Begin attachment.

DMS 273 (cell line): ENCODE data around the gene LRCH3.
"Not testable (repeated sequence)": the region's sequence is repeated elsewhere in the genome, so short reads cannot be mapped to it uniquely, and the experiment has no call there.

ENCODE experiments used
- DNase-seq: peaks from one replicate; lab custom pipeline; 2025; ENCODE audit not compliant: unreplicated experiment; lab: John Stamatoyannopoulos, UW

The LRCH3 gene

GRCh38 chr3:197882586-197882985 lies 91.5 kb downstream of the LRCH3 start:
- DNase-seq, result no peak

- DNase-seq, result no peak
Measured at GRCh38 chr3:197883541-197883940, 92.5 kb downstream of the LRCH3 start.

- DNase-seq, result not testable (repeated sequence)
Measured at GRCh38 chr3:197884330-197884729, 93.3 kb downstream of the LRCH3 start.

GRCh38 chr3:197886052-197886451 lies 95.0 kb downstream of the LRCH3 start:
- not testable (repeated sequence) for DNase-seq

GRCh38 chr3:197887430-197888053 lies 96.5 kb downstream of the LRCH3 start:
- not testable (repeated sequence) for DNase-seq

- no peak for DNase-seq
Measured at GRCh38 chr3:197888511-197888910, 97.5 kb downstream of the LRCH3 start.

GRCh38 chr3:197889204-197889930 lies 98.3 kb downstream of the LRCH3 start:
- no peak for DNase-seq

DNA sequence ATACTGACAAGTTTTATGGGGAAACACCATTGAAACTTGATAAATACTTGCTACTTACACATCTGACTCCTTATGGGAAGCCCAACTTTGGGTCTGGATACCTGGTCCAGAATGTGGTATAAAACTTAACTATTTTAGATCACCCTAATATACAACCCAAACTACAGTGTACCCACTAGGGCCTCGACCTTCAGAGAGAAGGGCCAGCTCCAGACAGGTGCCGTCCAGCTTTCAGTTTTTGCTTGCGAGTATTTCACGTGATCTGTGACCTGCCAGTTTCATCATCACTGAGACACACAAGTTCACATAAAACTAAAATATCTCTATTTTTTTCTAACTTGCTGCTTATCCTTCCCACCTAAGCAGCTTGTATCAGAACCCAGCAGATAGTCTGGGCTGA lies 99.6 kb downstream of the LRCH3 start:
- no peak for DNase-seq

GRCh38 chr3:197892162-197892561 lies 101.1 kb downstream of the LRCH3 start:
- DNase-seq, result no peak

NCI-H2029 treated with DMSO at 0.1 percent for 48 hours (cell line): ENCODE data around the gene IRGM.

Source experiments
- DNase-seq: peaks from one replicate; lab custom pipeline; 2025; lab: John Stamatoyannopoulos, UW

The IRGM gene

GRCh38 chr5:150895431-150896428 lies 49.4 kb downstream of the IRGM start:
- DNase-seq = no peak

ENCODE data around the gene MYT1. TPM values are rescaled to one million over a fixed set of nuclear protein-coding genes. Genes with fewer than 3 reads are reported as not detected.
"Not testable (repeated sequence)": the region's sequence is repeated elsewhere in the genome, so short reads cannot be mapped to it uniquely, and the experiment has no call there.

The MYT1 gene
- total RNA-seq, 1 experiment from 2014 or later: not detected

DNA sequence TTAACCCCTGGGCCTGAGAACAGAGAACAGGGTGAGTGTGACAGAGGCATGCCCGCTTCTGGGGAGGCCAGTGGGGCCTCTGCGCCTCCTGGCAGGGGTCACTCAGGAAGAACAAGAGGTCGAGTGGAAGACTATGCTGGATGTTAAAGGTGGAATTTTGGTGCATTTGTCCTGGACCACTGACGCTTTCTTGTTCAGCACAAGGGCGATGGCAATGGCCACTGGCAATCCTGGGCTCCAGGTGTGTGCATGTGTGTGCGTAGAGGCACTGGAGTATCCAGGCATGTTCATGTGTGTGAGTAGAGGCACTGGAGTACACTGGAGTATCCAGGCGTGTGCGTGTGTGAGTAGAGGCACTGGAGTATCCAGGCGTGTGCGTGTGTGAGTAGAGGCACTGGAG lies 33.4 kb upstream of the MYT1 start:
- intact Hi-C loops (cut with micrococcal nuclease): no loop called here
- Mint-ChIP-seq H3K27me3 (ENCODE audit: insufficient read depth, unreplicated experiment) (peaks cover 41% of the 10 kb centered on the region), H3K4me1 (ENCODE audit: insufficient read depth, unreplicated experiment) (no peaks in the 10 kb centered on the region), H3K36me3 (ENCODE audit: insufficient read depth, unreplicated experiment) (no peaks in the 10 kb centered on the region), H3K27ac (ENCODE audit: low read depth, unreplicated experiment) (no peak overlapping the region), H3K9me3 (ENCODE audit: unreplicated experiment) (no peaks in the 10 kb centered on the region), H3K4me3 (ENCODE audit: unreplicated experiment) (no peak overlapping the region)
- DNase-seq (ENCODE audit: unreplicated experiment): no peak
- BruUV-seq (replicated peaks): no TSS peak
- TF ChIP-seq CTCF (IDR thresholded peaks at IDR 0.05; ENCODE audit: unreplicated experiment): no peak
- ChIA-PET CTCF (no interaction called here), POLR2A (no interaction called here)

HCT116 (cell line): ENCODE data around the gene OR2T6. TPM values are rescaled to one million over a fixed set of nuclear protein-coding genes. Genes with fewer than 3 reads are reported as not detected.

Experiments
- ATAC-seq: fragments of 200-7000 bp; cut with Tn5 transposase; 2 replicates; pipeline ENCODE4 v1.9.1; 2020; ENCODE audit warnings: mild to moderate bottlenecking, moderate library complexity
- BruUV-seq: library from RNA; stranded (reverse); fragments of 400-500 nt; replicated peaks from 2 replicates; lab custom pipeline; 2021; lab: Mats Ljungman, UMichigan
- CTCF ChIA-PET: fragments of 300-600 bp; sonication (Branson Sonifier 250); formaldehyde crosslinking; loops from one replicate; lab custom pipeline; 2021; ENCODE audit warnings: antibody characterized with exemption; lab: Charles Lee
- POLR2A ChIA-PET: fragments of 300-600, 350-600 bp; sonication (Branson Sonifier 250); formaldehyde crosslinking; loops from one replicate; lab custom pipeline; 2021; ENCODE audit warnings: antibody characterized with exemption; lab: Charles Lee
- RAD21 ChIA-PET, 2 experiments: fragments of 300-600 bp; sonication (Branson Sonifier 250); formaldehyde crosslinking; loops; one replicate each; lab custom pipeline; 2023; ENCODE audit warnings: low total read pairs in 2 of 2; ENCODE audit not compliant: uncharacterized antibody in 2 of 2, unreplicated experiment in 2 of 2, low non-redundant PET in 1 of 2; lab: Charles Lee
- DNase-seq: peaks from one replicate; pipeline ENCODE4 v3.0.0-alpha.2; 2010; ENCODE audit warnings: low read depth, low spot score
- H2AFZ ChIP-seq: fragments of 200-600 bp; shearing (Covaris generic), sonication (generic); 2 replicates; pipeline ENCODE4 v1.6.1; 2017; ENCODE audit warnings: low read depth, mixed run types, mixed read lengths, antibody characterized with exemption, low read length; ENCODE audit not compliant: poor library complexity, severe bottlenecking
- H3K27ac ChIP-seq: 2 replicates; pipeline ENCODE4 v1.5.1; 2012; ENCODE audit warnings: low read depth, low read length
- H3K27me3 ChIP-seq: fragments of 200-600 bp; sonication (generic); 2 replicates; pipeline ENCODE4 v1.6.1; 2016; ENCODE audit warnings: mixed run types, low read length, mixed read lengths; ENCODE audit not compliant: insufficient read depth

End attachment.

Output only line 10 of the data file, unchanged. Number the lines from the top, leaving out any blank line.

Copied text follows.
- DNase-seq, result not testable (repeated sequence)